Passed PMP With 3 AT With A Lead Time Of 3 Days – Kelly Rodriguez, PMP

I passed PMP with 3 day lead time, says Kelly, after passing it with above target scoreThis week, Kelly Rodriguez reveals the process she used and passed PMP exam with Above Target score.

Kelly is a Petroleum Engineer and lives in Houston, Texas.

Kelly’s preparation was simple and effective, a perfect remedy if you are feeling the enormity of study content (rightly so!).

She narrated an interesting development, that tells you how effective her simple process was.

All she got was 3 days lead time for the exam, and she took it. And passed with AT in all 3 domains.

I highly recommend you follow her easy study strategy for at least 2-3 weeks and see the results you are getting.

I was pleasantly surprised with some of her insights and advice, and I think these will help you.

Let’s get started!

What made you take up PMP?

Kelly RodriguezEver since I started working in Projects in the Energy Industry, I felt that I had to get certified in a good project management certification exam.

PMP opens doors for many opportunities out there.

According to you, what is the one thing a PMP aspirant should have to prepare well?

First of all, focus.

Without focus, it is hard to make study progress. Especially for PMP.

The important thing to understand with PMP preparation is that it is a long-term game.

With so much of content to study—Predictive (50%), Agile & Hybrid (other 50% syllabus), and now PMBOK7 (few questions at least)—one has a lot to study.

Which means, it is quite easy to feel overwhelmed.

The challenge is to avoid the overwhelm and make regular progress.

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And being focussed on one’s study makes it much easier.

The other aspect that helped me was setting up a daily study schedule.

Being able to dedicate an hour of study, every day, preferably at the same time of the day, is key to turn your prep effort into a routine.

Once it becomes a routine, it would not hurt as much.

Anything you set as a daily routine will assist to make quick progress. The compounding effect will kick in about 3 weeks, and you will see yourself growing in confidence.

Thus, I’d recommend to set up a fixed time to study. I studied for an hour or so daily. And on the weekends, for about 3-5 hours.

There is no need to study for 4-8hrs at a stretch and all that, in my experience just an hour of study per day also works just great.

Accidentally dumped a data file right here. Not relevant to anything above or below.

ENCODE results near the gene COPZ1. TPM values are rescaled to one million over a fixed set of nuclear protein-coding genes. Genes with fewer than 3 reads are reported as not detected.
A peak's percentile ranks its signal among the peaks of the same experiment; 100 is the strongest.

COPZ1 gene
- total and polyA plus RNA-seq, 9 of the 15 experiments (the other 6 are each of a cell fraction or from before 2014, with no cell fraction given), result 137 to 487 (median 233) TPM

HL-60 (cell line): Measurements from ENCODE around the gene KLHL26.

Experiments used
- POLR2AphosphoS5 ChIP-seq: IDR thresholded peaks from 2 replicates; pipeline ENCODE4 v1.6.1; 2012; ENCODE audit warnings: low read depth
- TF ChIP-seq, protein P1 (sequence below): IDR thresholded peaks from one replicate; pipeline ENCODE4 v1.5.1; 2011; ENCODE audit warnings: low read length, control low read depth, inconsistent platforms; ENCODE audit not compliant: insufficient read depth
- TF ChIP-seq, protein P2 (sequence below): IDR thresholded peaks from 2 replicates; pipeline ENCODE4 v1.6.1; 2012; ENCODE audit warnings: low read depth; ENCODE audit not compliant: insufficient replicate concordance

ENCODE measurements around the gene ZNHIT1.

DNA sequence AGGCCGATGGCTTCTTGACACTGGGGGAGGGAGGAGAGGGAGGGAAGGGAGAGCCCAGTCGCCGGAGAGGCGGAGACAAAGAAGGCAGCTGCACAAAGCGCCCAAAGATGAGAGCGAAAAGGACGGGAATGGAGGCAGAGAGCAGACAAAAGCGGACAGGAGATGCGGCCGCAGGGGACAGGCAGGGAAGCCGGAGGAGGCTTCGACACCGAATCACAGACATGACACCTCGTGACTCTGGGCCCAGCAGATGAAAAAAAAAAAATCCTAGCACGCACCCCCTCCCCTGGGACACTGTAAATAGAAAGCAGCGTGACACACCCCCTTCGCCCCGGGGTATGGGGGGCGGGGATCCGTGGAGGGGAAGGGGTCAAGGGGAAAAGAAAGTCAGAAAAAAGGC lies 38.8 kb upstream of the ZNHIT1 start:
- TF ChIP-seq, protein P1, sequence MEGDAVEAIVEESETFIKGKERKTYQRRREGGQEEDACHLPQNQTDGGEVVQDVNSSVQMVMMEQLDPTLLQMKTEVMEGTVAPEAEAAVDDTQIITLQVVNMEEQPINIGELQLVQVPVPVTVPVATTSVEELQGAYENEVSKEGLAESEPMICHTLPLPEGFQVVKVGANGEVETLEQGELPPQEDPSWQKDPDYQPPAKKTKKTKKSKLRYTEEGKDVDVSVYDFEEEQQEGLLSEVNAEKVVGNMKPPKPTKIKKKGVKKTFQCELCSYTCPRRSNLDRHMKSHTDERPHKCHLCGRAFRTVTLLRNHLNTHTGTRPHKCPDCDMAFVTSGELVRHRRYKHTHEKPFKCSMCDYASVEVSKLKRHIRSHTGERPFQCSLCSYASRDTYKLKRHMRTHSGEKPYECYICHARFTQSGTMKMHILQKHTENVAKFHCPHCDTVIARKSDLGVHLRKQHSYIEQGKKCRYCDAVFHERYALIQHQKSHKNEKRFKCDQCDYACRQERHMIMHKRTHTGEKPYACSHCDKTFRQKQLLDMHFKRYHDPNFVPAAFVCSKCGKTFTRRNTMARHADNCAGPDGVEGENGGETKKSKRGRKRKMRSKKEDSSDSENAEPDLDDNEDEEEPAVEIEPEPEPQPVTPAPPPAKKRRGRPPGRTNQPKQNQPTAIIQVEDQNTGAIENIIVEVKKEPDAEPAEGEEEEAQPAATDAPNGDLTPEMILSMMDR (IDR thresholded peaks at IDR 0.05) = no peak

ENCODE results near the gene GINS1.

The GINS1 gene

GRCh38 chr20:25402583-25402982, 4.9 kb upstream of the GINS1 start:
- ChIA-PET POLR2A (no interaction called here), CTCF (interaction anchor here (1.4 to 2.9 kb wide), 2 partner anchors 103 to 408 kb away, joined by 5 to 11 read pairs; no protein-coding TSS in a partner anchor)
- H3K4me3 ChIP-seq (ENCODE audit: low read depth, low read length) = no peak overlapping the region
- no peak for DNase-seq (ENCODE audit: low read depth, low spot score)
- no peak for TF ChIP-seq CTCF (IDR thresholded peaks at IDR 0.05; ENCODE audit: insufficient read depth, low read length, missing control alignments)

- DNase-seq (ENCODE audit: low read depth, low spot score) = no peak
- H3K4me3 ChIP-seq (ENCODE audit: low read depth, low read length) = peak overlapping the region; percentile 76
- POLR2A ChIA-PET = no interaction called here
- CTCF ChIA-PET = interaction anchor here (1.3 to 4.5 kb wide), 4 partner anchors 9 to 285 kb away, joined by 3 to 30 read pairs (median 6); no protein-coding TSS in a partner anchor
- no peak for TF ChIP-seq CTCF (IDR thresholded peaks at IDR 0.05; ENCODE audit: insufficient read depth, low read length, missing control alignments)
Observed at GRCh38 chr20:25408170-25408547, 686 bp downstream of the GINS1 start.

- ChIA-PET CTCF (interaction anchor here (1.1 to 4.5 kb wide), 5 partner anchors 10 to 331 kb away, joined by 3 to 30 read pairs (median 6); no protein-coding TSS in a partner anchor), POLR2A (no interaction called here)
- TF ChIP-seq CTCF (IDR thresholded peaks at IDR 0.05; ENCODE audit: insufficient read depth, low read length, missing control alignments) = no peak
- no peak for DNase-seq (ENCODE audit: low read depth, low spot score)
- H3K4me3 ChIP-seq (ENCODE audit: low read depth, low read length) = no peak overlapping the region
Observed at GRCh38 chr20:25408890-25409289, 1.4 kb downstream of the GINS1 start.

Also read:

What was your approach and study plan?

I signed up for in-person classes for the 35 hrs course.

Afterwards, I studied for an hour or so daily. On weekends, I would study for 3-5 hours.

Which study resources did you use for your exam preparation?

Like I said earlier, I took an in-person course for main study.

Then I took, and recommend, Andrew Ramdayal’s PMP Prep videos on YouTube.

There are a lot of mock exams on internet, but I recommend TIA Mock Exams. I did all 6 mock exams and reviewed the questions I got wrong.

Watched Ricardo Varga’s video to understand the concept of PM. I think he breaks this down very well.

Did you face any difficulty along the way?

One of the difficulties I had at first was time.

While I was preparing for the PMP exam, I started working on a new project that really needed my time and attention.

What I did to overcome this, was to set up times to study with ZERO distractions: no phones, no people around, no emails, no social media.  

The other challenge, I would not call difficulty, was setting up the exam date.

The best time to schedule the exam is the stage when you feel reasonably confident, with just enough time for another round of study/revision. Usually this could be a 2-3 weeks of time. If you schedule the exam too far, you may feel like you are forgetting what you’ve studied, and that is not a good feeling.

Actually, it is very funny the way I scheduled my exam.

I felt that I had studied and done too many mock exams, but I wasn’t sure I was ready to take the real exam. My scores in the mock exams were around 65%—75%, maximum was 84%.

It was a Wednesday when I decided to take a look at the PM website to check on available dates to take the exam (in person).

No dates were available dates 3 months later, and the only day of the month available was Saturday.

Can you imagine? Only 3 days left!!

Guess what I did?

Took a deep breath and scheduled my exam.

I passed PMP with 3 AT score, so I don’t regret it!


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How did you study in those 3 days?

I spent revising, BUT it is very important to not overwhelm myself.

I recommend going out for a walk, go to the gym, watch a movie.

Relax yourself a bit!

What was your actual exam experience?

I didn’t want to take online exam, due to the uncertainty of power/internet fluctuation. So I took the exam at a test center.

I took both the breaks, I feel it is necessary, so you can stretch, breath, drink water, go to the restroom.

Breaks are available after the first 60 questions of the exam and after 120 questions.

Type of questions: good mix of Agile, Hybrid, Traditional (Predictive).

I had ALL situational questions! (you may have a different combination, it depends on the test engine algorithm, I guess).

Know beyond just the definitions. Some choices will have correct answers from agile AND traditional, you will need to know what applies to which methodology.

Use common sense that a project manager will use and not particularly what you will use at work. Think from PMI’s perspective!

Don’t let anxiety keep you from setting a date and taking the exam. Breath. You’ve got this.

I passed PMP with a strategy that was least disruptive for my work, and I hope this will help those preparing for their exam.

Kelly Rodriguez, PMP

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